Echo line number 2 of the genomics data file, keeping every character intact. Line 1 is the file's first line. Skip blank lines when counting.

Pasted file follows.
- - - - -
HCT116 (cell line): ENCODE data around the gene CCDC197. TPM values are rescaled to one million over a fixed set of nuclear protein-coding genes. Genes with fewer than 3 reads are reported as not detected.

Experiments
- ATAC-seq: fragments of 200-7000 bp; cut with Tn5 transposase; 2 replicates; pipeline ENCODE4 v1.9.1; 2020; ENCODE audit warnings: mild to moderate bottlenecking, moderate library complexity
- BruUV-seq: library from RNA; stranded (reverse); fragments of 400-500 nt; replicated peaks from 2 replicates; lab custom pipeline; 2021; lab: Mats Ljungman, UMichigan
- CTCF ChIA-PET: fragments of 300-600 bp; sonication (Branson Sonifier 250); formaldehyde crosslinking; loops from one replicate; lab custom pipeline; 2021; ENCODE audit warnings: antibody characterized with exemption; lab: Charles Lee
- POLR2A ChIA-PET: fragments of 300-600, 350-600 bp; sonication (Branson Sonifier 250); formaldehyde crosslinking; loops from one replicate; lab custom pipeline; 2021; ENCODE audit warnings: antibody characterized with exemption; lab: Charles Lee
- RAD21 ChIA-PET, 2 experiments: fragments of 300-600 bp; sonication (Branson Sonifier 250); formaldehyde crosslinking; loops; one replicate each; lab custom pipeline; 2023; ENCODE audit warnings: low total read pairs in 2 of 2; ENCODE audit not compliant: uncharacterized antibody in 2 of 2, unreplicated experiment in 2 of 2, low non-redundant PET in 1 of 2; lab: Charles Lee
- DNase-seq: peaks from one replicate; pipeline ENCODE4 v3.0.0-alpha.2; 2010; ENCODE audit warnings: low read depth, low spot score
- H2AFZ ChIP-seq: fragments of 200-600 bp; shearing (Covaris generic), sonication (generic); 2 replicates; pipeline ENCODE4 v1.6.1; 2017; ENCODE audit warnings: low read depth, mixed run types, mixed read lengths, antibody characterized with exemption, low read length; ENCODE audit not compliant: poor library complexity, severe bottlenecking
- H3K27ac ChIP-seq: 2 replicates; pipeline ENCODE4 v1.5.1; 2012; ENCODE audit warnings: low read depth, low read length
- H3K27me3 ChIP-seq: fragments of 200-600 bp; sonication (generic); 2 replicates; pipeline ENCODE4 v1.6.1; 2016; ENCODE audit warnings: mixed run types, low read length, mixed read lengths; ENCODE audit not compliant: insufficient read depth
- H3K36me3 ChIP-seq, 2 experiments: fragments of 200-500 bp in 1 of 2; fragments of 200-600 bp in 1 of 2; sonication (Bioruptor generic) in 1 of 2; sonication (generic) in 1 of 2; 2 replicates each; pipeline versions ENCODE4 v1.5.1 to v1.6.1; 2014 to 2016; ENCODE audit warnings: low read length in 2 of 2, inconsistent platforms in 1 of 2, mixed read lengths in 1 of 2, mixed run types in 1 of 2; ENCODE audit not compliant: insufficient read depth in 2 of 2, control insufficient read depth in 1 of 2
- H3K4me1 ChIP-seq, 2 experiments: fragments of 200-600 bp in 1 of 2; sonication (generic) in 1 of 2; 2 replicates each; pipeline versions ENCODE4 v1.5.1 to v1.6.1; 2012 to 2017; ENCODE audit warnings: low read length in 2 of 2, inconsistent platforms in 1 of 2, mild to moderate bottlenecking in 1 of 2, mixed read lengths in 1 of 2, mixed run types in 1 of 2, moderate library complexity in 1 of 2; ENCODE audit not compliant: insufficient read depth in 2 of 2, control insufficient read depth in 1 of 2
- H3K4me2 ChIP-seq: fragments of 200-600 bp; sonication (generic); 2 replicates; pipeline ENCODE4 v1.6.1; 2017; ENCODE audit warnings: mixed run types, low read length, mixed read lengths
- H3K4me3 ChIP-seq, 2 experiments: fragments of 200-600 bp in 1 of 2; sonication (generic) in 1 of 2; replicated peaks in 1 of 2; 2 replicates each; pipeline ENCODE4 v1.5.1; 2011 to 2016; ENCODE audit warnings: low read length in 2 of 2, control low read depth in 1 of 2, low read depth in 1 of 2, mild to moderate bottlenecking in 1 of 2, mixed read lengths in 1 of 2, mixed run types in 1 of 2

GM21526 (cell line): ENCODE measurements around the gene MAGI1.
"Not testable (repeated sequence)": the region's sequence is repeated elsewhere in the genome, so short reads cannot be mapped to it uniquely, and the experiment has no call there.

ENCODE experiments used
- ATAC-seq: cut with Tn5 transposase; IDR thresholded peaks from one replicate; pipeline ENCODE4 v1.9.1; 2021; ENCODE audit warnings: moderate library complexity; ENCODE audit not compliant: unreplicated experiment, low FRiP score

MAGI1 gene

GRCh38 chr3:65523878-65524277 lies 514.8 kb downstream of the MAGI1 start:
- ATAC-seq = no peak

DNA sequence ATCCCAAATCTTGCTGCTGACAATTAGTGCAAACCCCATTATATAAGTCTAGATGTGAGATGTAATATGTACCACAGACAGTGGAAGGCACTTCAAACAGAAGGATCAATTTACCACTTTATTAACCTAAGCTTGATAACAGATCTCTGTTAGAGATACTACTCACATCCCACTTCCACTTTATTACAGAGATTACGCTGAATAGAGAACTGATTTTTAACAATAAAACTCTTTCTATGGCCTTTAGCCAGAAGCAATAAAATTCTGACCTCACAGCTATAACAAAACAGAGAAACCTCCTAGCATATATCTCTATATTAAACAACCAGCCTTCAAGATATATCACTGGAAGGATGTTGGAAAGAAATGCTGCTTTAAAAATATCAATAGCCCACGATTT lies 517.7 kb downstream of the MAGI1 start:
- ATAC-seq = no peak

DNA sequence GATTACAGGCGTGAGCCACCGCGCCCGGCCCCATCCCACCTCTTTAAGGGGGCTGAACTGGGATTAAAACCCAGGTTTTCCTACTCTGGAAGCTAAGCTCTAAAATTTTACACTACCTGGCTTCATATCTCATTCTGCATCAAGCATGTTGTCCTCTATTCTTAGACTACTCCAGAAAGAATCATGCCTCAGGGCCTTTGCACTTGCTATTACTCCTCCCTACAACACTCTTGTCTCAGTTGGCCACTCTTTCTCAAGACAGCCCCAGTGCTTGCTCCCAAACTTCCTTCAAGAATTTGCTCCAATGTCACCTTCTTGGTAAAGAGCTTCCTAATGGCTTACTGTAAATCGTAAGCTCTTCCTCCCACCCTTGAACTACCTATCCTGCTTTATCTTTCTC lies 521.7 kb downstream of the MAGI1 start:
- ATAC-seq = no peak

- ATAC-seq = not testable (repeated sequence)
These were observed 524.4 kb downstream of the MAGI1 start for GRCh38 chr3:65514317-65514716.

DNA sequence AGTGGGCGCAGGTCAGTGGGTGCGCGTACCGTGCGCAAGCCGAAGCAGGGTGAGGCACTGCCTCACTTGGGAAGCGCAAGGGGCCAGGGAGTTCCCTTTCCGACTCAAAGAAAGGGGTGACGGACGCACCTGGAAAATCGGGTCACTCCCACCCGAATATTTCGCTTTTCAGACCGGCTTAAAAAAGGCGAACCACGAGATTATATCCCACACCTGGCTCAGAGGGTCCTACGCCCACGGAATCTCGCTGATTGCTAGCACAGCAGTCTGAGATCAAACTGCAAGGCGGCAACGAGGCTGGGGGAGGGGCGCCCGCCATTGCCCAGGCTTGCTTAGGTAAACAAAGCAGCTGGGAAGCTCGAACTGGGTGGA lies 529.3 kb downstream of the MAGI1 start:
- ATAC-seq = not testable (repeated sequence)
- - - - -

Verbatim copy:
Experiments